Winter 2011

Pursuit of the Pneuma

James Alan McPherson

Inspired by a former colleague's written remembrance of his tenure at the University of Iowa, McPherson looks back on the University's historic receptiveness to non-white students and his own experience serving on the faculty of the Writers' Workshop. He reflects on the attitudes and mores that create a sense of community before settling on the concept of the pneuma, Greek for “the vital spirit of life itself.” He contrasts the racially polarized South, where he grew up, began his writing career, and had his daughter, with Iowa City, where he and his daughter have formed lasting relationships with McPherson's students and colleagues from a variety of ethnic and social backgrounds. A willingness to learn from cultural difference has guided McPherson as a teacher and a father, and it offers hope for the evolution of a more integrated American society.

JAMES ALAN MCPHERSON, a Fellow of the American Academy since 1995, is Permanent Faculty at the University of Iowa Writers' Workshop. He is the author of the short story collections Hue and Cry (1969) and Elbow Room (1977), which was awarded the Pulitzer Prize in Fiction in 1978. His other publications include the memoir Crabcakes (1998) and A Region Not Home: Reflections from Exile (2000), a collection of essays and reviews. His many national literary awards include a Guggenheim Fellowship, a Mac-Arthur Prize Fellows Award, and several Pushcart Prizes.

When the invitation from Gerald Early to contribute to this issue of Dædalus arrived in late February last year, I was commencing a ritual of milelong walks and conversations with Phil Jones, an old friend and colleague at the University of Iowa. I had been trying to control the physical symptoms of diabetes, and Phil was kind enough to suggest that we walk for a mile or so every two days at a nearby mall. Phil had only recently been fired from his position as vice president for student services and dean of students at the University of Iowa. The public reason for his dismissal was that university officials were not satisfied with his handling of an incident involving several black student athletes and a white student. A white male official had also been fired for the very same alleged “neglect.” Phil had served the University for forty years, but he was let go without a hearing. In return, Phil sued the University for what he believes was his unjust dismissal. Then he began to write a book about his experiences at Iowa, beginning in the early 1960s, when he first arrived as a student, and tracing his career there until the time of his dismissal as a vice president.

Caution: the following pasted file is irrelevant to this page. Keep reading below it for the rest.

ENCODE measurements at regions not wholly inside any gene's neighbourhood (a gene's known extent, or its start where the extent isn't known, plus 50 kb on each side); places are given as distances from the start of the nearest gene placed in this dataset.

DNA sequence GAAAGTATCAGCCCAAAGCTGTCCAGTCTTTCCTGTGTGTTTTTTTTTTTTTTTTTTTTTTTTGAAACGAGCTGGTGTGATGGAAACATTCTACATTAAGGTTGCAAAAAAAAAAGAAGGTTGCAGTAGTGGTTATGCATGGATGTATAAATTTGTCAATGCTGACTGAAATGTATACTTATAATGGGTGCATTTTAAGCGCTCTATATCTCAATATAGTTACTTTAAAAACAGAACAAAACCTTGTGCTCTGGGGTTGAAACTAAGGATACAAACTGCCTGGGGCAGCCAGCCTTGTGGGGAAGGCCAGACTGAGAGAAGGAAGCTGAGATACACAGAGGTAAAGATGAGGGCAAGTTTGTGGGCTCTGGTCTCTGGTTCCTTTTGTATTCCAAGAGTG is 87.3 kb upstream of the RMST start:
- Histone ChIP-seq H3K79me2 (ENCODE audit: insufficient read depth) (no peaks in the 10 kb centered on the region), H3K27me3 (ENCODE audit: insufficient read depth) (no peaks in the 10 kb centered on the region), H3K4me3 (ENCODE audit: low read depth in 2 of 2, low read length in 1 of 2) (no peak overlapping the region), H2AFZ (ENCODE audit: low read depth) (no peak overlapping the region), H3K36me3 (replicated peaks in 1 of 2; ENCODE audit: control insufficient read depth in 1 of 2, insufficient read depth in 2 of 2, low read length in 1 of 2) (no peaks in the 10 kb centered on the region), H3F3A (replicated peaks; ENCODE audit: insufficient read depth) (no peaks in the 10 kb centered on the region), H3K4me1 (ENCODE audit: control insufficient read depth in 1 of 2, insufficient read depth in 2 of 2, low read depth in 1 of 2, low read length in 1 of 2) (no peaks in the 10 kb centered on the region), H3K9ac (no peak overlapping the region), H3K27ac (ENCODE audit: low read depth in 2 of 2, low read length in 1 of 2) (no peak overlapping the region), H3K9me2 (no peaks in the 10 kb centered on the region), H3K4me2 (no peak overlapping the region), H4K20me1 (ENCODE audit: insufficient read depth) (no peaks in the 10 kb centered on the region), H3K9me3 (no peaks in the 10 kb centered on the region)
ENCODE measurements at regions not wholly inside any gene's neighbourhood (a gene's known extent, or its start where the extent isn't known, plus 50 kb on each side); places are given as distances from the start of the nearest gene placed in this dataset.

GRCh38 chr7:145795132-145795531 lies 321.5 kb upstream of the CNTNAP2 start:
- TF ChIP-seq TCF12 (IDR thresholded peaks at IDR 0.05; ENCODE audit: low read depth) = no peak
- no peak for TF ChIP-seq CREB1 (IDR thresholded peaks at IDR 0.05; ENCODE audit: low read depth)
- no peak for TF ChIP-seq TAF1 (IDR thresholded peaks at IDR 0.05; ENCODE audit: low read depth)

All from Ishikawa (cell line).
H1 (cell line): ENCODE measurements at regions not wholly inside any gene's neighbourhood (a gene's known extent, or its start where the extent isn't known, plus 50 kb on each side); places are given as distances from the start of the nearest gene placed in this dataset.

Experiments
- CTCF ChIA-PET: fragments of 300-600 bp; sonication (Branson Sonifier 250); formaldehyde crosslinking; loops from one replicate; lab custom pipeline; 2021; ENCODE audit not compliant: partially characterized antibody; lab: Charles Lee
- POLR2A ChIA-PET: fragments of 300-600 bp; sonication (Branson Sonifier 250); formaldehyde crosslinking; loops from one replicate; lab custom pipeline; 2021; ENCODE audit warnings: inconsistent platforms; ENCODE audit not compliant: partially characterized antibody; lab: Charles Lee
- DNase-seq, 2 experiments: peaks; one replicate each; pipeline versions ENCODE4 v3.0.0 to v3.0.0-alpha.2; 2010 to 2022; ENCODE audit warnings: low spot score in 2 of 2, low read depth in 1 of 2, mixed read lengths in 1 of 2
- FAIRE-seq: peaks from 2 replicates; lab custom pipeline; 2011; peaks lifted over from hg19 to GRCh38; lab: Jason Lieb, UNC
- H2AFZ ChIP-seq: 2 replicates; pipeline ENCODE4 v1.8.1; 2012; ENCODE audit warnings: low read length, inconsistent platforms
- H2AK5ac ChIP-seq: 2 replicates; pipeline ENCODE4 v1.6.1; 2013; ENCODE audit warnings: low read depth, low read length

Phil asked me to read drafts of each section of the work-in-progress so that we could discuss them while we walked. His vivid recollections prompted me to recall my own encounters with institutional powers, not at Iowa but elsewhere. What struck me about Phil’s writing was not his anger, which was not at all visible, but the affec- . . .

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